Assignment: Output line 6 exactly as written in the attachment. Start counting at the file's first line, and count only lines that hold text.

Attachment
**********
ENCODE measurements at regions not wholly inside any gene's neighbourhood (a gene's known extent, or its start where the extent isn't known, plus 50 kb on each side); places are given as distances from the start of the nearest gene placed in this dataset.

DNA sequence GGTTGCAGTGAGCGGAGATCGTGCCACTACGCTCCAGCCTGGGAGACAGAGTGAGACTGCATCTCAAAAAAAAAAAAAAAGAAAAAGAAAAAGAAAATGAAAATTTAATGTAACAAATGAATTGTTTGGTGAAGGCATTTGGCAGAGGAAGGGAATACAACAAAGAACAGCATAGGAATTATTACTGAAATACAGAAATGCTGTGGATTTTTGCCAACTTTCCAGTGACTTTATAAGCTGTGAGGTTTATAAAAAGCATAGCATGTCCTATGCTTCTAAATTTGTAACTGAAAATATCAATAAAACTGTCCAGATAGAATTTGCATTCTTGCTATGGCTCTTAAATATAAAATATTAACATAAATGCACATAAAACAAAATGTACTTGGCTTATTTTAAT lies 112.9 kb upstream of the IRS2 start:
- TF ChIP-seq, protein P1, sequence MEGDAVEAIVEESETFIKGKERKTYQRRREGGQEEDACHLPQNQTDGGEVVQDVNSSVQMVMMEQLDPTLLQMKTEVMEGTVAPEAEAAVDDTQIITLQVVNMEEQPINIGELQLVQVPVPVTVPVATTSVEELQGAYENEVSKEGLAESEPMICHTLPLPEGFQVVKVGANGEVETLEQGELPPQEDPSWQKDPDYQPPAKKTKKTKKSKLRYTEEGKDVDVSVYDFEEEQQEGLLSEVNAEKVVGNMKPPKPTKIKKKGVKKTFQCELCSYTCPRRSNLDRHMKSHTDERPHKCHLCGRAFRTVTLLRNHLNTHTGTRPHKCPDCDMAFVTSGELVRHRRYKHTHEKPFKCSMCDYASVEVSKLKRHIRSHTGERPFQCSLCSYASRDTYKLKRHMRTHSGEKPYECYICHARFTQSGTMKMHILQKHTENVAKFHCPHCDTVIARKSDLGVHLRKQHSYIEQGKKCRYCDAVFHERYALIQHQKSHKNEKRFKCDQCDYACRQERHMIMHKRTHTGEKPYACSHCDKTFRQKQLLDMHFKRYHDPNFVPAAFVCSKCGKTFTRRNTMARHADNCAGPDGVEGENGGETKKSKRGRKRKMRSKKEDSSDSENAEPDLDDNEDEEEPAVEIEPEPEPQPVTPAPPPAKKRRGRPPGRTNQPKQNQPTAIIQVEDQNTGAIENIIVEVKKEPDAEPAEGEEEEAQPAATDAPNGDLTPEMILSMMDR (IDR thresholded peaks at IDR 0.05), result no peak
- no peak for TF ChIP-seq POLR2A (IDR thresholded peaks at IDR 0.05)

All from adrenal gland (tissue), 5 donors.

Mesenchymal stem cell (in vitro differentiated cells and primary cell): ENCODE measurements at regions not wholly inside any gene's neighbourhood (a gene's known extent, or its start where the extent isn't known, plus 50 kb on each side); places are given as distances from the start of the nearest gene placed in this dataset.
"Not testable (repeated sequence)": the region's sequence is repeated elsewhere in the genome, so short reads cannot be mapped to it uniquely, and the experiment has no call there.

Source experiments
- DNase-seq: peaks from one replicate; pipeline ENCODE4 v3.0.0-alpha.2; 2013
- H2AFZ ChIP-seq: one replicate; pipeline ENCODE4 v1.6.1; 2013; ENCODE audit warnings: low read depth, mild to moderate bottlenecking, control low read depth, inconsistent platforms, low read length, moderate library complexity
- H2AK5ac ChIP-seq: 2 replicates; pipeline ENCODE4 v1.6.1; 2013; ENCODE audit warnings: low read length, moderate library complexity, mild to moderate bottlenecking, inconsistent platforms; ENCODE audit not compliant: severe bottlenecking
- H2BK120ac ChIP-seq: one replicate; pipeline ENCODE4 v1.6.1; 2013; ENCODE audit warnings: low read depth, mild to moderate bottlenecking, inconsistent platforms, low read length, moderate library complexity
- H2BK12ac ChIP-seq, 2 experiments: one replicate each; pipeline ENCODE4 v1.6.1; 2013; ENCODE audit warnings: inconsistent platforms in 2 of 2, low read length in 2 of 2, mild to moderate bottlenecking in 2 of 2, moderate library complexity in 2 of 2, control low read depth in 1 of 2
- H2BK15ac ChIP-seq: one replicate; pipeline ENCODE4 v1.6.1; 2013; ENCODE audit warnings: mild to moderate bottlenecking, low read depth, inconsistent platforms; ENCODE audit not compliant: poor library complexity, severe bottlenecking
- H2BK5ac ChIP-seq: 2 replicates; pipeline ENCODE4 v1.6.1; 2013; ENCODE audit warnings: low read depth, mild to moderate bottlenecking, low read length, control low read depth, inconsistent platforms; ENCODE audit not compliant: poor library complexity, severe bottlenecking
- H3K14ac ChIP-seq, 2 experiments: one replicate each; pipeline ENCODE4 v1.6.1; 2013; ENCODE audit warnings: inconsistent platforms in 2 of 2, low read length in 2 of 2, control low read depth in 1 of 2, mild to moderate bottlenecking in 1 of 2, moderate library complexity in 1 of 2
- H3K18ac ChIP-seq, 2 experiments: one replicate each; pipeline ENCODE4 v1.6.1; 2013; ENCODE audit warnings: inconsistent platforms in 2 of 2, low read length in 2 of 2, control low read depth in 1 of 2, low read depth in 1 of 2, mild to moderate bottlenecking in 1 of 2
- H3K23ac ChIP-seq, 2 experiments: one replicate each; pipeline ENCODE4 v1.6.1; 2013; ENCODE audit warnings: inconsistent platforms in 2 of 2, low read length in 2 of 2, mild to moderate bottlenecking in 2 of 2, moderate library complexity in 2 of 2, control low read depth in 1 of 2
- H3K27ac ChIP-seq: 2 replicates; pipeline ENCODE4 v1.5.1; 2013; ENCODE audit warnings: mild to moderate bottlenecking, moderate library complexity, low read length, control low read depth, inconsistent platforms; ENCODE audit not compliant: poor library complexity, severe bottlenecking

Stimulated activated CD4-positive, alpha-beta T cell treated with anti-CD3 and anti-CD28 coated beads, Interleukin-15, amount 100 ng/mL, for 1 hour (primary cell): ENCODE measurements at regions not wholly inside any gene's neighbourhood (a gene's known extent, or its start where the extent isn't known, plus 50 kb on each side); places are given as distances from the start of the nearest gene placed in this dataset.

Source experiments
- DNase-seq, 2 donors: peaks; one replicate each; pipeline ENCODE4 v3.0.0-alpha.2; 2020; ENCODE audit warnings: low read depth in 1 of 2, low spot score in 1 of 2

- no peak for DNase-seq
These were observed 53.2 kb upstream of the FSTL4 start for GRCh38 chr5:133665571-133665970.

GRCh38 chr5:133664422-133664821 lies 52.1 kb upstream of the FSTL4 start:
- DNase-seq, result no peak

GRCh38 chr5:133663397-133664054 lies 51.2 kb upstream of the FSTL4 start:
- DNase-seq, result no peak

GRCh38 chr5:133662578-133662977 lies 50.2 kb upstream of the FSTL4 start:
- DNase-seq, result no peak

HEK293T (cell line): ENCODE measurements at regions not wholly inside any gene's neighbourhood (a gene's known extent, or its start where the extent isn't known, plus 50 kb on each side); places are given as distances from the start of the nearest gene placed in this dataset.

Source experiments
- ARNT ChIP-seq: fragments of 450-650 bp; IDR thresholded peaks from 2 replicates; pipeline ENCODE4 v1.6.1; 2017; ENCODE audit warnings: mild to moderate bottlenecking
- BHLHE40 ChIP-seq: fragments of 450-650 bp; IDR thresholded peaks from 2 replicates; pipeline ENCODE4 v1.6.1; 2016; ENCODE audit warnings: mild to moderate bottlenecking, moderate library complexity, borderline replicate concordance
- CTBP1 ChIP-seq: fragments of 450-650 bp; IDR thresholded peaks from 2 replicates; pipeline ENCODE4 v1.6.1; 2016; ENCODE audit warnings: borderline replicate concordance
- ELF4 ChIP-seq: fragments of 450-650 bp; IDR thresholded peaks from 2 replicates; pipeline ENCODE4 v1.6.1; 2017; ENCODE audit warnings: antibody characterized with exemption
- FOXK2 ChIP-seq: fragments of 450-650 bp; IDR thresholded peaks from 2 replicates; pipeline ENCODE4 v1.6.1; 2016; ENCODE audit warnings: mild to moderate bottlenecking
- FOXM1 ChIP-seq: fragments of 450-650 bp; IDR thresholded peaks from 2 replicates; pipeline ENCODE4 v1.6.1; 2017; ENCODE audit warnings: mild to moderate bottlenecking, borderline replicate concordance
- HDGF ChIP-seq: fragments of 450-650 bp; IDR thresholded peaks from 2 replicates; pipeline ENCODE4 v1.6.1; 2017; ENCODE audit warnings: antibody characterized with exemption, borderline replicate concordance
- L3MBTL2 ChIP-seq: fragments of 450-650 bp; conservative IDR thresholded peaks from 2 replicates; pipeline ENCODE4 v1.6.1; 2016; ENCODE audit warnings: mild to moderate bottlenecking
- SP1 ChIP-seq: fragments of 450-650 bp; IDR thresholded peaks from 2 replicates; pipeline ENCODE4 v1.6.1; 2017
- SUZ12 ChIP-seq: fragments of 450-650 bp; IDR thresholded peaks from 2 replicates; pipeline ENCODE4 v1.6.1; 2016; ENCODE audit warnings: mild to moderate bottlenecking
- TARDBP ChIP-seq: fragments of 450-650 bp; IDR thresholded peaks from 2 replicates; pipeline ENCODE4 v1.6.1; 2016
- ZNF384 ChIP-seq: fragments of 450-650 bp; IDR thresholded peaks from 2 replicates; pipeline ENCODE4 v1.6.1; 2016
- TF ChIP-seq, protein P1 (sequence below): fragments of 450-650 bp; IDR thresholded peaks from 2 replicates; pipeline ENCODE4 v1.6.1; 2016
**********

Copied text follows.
Mesenchymal stem cell (in vitro differentiated cells and primary cell): ENCODE measurements at regions not wholly inside any gene's neighbourhood (a gene's known extent, or its start where the extent isn't known, plus 50 kb on each side); places are given as distances from the start of the nearest gene placed in this dataset.